Debuting its second episode tonight, 'Arrow' certainly has its work cut out for it in proving the show's sustainability beyond its bullseye pilot. In particular, 'Arrow's' "Honor Thy Father" will introduce the first external DC character into the mix, Kelly Hu's "China White," the first of many DC characters we've heard about in recent months. But the larger question remains, just how big are 'Arrow's' executive producers willing to go with their DC adaptations? Does a "no powers" rule preclude the characters from even existing?

The world of The CW's 'Arrow' may not have people flying around in brightly colored capes, but executive producers Greg Berlanti, Marc Guggenheim and Andrew Kreisberg haven't forgotten that they're still in the DC universe. So while it's been written at length that we're unlikely to see Batman or Superman any time in the near future, that isn't to say that Gotham City or Metropolis couldn't be name-dropped, or even visited on the series.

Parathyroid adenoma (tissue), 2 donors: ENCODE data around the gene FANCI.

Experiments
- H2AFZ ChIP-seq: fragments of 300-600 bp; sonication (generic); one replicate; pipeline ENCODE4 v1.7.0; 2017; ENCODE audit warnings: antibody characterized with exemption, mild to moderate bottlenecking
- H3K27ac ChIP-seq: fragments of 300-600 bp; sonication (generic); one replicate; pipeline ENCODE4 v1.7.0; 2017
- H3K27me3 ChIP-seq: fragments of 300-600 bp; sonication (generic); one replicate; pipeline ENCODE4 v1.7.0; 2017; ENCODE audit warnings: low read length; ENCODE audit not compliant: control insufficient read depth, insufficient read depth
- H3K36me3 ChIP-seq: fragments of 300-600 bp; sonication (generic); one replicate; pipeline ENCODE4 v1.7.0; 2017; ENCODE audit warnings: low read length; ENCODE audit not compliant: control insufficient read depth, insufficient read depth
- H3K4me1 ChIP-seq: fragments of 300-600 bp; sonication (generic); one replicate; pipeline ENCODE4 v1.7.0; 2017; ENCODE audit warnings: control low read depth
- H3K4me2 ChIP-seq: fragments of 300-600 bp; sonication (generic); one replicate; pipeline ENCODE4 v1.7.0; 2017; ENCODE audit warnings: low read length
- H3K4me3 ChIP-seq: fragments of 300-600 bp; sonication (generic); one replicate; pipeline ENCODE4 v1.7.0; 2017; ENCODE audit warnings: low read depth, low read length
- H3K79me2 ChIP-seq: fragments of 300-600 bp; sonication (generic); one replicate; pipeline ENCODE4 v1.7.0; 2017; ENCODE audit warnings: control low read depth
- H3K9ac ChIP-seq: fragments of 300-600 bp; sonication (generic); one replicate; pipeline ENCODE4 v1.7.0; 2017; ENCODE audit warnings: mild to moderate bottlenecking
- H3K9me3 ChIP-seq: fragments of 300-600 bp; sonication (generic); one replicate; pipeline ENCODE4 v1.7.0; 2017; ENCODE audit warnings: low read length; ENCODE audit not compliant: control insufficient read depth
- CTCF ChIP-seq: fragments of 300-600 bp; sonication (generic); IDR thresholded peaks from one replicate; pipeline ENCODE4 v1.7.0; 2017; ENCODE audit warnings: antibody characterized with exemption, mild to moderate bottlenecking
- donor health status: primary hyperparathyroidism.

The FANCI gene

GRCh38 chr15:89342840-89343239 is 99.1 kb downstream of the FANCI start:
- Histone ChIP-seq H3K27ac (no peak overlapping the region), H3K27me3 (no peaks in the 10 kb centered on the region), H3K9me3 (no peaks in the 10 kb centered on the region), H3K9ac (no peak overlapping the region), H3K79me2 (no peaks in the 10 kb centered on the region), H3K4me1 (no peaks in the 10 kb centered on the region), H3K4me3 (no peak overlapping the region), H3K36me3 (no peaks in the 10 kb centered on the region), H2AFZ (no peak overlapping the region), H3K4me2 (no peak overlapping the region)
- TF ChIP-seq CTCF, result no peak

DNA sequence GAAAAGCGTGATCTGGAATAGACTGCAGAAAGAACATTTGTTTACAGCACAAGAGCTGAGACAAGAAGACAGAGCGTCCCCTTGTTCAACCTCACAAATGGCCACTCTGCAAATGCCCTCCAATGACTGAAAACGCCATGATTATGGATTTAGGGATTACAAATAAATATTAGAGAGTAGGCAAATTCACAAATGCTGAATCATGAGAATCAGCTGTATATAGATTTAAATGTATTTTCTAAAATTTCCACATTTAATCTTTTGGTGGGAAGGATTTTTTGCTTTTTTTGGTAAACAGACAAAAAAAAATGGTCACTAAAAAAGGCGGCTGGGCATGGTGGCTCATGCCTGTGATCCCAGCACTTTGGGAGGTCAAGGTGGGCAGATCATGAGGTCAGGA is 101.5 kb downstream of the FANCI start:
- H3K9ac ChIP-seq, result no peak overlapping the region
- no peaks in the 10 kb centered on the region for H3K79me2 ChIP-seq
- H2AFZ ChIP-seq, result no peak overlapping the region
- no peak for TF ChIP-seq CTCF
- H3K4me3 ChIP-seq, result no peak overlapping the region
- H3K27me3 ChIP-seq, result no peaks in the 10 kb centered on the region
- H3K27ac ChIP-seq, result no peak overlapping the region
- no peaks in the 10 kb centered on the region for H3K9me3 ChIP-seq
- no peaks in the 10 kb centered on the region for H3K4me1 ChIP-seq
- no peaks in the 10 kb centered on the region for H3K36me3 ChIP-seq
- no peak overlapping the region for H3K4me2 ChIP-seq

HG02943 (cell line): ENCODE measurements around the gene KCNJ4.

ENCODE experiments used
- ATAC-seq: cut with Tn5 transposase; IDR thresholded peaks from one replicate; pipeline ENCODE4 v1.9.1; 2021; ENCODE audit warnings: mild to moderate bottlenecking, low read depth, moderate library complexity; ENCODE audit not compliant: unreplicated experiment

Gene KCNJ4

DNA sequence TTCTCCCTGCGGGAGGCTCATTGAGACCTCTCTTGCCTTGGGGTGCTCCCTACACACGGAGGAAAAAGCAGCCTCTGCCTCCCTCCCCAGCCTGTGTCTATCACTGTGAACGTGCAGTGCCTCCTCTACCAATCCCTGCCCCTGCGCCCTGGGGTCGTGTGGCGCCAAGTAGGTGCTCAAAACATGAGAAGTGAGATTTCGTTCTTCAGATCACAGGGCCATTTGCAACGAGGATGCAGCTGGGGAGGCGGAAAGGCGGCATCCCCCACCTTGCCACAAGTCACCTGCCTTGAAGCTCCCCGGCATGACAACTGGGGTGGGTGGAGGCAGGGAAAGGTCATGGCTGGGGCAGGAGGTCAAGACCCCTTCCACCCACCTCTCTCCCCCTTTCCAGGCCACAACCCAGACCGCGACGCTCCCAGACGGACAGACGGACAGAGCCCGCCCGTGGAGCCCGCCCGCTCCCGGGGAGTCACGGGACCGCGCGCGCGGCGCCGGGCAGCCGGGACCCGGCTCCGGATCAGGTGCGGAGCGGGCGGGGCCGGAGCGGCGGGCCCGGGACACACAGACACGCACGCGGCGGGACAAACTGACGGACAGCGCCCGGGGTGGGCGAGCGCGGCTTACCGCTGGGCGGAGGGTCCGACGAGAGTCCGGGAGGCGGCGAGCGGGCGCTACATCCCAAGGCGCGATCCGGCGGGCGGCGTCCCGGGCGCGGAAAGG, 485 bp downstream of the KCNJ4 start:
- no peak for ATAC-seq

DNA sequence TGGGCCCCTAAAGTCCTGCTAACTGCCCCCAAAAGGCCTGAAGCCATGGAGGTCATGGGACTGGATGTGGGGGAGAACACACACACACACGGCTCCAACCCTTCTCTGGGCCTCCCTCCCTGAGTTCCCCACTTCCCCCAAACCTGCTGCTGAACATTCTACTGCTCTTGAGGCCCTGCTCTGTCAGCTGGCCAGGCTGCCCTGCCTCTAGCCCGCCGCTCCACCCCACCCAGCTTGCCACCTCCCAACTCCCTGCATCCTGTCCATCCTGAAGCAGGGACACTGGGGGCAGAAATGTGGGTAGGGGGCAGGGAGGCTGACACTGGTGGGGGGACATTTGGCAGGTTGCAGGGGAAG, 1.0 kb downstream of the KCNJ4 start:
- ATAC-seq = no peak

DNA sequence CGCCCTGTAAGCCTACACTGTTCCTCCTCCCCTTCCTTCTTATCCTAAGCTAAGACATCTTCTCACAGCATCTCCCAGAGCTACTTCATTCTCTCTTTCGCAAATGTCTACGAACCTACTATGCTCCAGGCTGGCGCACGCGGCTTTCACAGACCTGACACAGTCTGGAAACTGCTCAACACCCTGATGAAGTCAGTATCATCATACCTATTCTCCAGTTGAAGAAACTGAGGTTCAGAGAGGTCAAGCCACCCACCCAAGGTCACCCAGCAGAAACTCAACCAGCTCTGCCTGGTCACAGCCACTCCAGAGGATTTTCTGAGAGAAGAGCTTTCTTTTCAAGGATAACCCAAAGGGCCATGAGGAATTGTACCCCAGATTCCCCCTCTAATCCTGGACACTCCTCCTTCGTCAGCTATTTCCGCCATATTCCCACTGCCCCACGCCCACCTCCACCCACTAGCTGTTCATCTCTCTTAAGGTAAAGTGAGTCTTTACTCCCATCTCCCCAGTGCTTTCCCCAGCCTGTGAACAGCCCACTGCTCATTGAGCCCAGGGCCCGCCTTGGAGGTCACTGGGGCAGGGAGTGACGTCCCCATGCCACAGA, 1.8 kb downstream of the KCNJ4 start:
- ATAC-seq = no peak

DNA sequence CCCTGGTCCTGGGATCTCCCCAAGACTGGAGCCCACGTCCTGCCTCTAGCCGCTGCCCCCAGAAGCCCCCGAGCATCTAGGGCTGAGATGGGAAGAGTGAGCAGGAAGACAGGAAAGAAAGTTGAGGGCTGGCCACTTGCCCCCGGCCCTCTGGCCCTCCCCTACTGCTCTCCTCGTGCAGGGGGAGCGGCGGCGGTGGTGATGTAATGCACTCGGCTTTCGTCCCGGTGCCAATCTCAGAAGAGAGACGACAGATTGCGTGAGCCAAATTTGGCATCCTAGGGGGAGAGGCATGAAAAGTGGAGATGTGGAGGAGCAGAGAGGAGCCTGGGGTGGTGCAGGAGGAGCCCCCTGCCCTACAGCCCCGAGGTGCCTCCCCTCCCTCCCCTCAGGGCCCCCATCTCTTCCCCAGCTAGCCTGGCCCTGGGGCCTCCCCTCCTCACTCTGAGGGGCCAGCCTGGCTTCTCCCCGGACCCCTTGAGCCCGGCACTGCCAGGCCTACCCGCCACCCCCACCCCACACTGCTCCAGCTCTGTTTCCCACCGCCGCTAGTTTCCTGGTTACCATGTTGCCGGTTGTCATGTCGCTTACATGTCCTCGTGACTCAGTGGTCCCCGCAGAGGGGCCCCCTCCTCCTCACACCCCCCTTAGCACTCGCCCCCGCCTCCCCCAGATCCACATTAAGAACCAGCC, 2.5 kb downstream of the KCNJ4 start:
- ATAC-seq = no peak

Speaking to The Hollywood Reporter, Kreisberg explained that the show's rash of DC characters displayed over the first season wouldn't be the only allusions to a larger DC universe, one that might some day play host to the "biggies" of the superhero community.

DC has been incredibly supportive and so open with us playing in their sandbox that we really do have a lot of access to some of their great characters...

One of the things we've done, mainly because we're fans, is we've thrown in a lot of Easter eggs for the hardcore fans. If you're a big fan of the DC Comics universe, you'll see a lot of familiar names and places: Big Belly Burger, which is a hamburger chain from the Superman comic books makes a regular appearance on our show and we have a Big Belly Burger franchise as one of our standing sets.

You'll still hear about characters from those worlds and from those cities. We're imagining a DC universe without super-powered characters but that doesn't mean that in our parallel universe that there isn't a Metropolis or a Gotham City.

Berlanti similarly stressed to the magazine that DC characters needed careful preparation and purpose in order to be included in The CW's Stephen Amell-led series, but as time goes on, they might hit some of the larger characters. Even Amell himself, who had joked that he'd love to encounter Terrence Stamp's General Zod, made mention of the fact that fans have pushed to see Hal Jordan, alter-ego of Green Lantern, prior to receiving the ring that gives his powers.

'Arrow' continues tonight, but what do you think? Is the series in need of more big-name DC characters, or have they struck the right tone thus far?